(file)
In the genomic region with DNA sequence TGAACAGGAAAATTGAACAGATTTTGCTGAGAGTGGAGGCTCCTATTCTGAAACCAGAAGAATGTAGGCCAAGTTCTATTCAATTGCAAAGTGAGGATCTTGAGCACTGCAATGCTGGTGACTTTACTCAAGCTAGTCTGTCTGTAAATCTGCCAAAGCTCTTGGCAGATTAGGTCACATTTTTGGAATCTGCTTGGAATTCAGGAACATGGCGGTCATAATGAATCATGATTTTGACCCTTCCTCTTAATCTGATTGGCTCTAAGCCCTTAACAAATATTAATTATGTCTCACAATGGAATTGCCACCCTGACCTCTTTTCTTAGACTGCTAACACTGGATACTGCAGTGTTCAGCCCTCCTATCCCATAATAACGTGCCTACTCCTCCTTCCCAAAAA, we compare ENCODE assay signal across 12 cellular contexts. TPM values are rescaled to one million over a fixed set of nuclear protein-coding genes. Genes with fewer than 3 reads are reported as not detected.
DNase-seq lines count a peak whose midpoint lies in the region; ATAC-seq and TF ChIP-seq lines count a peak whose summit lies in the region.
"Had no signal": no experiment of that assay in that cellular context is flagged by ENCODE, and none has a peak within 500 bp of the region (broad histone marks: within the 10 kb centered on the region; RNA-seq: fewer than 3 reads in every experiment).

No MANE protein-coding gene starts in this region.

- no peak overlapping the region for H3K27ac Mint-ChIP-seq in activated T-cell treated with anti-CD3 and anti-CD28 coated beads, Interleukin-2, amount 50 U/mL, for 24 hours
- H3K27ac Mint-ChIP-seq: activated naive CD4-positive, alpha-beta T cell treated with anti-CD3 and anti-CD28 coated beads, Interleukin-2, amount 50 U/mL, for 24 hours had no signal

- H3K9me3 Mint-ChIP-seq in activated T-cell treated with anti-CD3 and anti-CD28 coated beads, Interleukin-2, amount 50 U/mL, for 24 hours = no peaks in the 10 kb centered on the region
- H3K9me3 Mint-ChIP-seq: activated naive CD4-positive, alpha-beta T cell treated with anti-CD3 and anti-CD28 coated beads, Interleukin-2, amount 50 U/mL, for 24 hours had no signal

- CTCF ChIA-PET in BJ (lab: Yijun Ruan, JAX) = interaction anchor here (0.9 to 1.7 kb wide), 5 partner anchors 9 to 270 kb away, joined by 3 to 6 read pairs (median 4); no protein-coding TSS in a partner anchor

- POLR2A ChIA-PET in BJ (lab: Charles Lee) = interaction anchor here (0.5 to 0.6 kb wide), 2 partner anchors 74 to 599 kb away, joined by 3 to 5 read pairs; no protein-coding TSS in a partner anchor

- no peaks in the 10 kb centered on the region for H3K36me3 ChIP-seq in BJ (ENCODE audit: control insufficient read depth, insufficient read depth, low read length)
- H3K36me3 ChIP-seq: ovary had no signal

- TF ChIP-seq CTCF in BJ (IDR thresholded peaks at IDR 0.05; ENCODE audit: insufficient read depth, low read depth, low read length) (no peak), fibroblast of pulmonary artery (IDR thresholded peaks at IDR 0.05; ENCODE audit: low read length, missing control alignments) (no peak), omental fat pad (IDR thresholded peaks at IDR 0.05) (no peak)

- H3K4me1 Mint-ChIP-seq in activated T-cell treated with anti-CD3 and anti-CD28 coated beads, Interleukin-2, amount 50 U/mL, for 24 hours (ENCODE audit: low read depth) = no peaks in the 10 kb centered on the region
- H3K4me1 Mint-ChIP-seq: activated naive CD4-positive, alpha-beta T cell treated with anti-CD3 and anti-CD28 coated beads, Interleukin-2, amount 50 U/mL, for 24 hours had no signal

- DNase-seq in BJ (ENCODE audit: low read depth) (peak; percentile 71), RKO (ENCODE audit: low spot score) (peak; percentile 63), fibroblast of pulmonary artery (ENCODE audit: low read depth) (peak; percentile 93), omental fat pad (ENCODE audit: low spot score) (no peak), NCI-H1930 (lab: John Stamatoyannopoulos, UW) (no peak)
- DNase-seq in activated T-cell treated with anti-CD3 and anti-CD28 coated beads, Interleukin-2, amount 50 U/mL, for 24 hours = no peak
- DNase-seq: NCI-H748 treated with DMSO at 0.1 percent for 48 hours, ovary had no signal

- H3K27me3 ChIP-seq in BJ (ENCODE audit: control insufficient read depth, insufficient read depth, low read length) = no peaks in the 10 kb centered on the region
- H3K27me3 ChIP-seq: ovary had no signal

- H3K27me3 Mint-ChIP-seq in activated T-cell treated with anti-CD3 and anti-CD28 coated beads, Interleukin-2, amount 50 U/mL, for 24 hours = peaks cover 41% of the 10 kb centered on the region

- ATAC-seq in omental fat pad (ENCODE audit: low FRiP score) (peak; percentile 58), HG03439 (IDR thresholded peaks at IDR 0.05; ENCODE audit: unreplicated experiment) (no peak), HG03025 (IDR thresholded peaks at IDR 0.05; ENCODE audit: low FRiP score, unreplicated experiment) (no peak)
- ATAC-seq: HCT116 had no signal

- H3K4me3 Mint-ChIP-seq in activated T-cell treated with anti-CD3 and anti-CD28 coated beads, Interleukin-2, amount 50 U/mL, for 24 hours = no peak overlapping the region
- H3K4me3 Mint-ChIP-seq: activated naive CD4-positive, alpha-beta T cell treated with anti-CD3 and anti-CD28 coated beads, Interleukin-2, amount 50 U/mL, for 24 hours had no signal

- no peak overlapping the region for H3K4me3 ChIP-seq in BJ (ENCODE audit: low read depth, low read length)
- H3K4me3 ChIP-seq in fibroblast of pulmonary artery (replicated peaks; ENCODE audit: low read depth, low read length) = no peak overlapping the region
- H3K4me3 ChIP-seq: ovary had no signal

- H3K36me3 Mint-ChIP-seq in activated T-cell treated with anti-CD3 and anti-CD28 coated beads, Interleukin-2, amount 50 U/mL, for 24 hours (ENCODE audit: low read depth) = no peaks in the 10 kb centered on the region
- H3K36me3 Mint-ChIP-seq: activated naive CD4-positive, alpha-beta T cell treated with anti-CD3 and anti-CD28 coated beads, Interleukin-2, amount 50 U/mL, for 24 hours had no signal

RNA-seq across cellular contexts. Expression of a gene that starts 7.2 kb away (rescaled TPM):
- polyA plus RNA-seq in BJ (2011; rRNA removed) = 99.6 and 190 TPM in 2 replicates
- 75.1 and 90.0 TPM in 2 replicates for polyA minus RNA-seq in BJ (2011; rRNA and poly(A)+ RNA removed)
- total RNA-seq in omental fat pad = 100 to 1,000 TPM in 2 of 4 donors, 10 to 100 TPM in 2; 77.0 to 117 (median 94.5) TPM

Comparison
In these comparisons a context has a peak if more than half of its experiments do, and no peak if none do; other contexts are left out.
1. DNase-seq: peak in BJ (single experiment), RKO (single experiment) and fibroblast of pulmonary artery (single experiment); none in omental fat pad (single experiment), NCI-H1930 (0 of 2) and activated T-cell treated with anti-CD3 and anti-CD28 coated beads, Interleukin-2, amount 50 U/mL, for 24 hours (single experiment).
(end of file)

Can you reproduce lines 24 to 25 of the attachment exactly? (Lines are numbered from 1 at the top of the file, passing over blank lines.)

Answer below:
- H3K4me3 Mint-ChIP-seq in activated T-cell treated with anti-CD3 and anti-CD28 coated beads, Interleukin-2, amount 50 U/mL, for 24 hours = no peak overlapping the region
- H3K4me3 Mint-ChIP-seq: activated naive CD4-positive, alpha-beta T cell treated with anti-CD3 and anti-CD28 coated beads, Interleukin-2, amount 50 U/mL, for 24 hours had no signal